Inside ‘lost city’ hidden in deep ocean with ‘unusual’ terrain – and it’s baffling scientists… – The US Sun

AN UNDERWATER city of unique, upward-reaching rocks and chemical reactions has scientists wondering if they've found the answer to how life begins.
The Lost City Hydrothermal Field is situated in the depths of the Atlantic Ocean near the Mid-Atlantic Ridge.
The Lost City is affixed on top of an underwater mountain and spreads out over 5,000 square feet.
It was discovered by researchers in 2000, and thus far is the only hydrothermal field that has been accessed by vehicles and observers.
The Lost City is peppered with rocky spires, tall vents and chimneys, and even microscopic lifeforms and crustaceans.
It serves as a host for some of the chemical reactions and processes thought to be part of the equation for the start of cellular life.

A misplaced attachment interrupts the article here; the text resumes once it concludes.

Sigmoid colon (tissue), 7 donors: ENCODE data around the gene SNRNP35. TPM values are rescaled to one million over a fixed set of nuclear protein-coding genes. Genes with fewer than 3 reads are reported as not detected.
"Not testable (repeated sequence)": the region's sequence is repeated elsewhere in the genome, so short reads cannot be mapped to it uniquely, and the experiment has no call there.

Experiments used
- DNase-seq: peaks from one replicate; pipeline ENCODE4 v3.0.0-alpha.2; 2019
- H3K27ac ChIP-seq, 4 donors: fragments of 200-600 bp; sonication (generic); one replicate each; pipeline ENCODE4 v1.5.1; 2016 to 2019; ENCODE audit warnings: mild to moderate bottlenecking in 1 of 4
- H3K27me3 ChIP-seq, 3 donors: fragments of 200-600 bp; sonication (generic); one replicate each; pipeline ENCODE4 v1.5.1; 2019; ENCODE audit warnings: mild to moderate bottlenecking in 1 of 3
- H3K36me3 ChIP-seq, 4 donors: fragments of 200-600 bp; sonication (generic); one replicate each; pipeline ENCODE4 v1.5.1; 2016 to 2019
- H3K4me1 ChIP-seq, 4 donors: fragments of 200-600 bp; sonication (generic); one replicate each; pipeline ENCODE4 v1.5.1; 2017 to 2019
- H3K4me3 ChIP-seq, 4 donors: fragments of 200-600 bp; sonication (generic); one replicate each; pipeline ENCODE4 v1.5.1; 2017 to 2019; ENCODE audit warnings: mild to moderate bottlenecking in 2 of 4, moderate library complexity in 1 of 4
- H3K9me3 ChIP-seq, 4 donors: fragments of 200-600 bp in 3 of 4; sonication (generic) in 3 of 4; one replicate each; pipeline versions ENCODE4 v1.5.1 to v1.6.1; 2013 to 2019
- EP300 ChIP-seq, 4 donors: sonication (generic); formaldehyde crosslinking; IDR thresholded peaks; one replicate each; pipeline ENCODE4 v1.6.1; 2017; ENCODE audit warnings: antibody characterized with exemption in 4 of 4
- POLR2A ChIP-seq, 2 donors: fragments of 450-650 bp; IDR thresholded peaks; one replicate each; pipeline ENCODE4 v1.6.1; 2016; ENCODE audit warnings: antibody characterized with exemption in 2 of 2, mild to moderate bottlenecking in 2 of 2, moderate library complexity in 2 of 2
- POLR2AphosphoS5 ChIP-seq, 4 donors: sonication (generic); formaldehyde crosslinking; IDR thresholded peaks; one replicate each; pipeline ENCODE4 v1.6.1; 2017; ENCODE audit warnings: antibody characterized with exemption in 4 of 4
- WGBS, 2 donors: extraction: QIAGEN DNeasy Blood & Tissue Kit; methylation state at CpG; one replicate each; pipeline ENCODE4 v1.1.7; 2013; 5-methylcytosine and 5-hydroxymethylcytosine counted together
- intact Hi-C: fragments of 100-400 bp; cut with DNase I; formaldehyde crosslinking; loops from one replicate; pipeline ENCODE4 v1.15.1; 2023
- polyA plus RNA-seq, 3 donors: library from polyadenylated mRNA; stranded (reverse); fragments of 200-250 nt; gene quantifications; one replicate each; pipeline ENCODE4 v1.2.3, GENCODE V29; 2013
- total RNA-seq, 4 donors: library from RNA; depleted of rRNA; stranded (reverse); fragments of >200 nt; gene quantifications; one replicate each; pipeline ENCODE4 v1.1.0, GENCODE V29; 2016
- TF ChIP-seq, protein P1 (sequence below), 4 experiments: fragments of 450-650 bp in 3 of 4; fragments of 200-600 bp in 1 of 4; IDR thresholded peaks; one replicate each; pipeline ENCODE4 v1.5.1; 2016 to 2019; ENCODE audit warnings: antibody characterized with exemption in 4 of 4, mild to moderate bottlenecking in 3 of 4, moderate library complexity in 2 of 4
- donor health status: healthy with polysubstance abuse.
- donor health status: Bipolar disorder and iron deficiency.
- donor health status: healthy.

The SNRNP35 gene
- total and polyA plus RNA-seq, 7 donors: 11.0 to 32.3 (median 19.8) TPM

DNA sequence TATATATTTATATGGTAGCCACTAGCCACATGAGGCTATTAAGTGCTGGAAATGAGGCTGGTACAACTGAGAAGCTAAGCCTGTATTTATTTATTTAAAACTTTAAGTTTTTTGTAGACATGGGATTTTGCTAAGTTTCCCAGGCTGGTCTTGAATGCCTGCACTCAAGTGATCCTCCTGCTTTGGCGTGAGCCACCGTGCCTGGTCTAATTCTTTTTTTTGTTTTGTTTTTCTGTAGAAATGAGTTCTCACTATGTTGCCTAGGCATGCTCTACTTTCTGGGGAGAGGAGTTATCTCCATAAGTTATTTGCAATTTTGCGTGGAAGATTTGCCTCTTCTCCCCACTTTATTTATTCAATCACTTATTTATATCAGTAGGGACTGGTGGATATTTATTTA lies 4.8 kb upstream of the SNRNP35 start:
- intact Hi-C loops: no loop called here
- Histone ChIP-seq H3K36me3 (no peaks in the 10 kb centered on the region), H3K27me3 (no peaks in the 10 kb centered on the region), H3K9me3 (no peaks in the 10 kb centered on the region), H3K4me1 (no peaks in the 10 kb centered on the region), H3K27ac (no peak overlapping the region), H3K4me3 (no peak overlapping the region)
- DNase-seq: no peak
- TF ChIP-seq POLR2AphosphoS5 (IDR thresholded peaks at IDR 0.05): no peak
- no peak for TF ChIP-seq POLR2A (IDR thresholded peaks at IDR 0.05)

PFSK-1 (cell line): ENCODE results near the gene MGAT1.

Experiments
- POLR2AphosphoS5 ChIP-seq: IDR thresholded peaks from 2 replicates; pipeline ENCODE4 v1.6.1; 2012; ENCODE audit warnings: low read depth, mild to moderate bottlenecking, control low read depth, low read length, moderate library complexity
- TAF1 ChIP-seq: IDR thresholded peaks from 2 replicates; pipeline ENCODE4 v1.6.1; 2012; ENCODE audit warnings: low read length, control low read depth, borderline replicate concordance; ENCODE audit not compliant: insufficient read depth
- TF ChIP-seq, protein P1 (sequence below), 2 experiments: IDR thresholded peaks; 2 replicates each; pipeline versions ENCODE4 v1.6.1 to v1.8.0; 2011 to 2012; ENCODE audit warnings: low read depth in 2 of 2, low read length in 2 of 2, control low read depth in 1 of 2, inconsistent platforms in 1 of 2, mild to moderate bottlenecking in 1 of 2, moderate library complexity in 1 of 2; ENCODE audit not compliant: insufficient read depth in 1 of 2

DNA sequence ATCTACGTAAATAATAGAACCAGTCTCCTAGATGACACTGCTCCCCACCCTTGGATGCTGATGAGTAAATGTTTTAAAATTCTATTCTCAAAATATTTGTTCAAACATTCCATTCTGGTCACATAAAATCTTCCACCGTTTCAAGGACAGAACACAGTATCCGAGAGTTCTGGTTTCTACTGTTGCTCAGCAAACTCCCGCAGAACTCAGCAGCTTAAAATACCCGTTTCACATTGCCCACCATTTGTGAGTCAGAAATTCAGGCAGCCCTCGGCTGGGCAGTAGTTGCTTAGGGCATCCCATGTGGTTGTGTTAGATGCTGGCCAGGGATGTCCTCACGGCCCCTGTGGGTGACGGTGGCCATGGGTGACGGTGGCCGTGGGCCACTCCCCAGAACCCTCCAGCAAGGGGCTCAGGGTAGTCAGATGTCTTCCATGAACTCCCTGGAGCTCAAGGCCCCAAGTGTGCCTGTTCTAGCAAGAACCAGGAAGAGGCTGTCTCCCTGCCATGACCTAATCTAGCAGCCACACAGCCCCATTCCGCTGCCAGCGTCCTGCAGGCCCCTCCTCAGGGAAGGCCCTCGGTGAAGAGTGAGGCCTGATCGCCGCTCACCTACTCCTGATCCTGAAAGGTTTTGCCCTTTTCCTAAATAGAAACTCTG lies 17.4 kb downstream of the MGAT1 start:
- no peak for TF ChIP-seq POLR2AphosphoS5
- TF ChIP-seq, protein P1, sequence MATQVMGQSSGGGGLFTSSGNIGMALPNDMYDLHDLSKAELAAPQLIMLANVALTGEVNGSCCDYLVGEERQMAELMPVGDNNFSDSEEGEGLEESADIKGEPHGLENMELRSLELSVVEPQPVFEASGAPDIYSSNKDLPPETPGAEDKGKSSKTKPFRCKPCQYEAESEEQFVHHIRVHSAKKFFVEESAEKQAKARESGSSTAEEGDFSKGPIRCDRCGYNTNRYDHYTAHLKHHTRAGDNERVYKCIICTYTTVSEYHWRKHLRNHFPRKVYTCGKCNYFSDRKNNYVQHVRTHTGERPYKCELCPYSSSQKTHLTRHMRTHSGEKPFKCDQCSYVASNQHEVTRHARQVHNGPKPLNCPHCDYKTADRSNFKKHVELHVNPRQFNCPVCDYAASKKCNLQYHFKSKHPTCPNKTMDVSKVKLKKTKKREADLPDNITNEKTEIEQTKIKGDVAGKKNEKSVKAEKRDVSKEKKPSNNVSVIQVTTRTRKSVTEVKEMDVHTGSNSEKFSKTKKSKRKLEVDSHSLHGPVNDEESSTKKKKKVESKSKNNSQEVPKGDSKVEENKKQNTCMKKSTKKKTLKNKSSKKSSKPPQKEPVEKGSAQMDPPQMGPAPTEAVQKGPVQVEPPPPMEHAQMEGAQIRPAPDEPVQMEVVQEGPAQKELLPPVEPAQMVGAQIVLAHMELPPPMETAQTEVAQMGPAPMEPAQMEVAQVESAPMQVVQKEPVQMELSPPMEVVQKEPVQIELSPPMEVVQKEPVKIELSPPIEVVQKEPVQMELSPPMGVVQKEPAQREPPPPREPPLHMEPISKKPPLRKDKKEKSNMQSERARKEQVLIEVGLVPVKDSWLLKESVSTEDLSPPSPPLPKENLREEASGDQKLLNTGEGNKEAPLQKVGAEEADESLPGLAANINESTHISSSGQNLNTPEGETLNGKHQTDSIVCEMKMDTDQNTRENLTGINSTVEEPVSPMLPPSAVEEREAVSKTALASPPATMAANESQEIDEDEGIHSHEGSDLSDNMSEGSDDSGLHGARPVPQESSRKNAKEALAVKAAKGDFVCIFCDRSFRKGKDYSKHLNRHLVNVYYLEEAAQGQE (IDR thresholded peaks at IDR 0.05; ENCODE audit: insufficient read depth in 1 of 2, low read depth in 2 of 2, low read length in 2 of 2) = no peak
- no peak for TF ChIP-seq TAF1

"Some scientists postulate this to be a contemporary analogue of conditions where life may have originated," a study published in Science Direct wrote.
Environments like The Lost City may not be restricted to Earth.
"This is an example of a type of ecosystem that could be active on Enceladus or Europa right this second," microbiologist William Brazelton said in 2018 in a Smithsonian interview.
"And maybe Mars in the past."
There are calls for protecting The Lost City from a polluted ocean or capitalist interests that want to mine near the aquatic landmark.
"This vent system is therefore a remarkable biotope and one of the most important deep-sea scientific sites in the world where any effects of significant disturbance are unknown," the Science Direct study continued.
ScienceAlert reported that The Lost City has been active for 120,000 years and perhaps even longer.
The Lost City represents one of the finest accidental discoveries in oceanography, as the first expedition was meant to study the underwater mountain The Lost City rests on.
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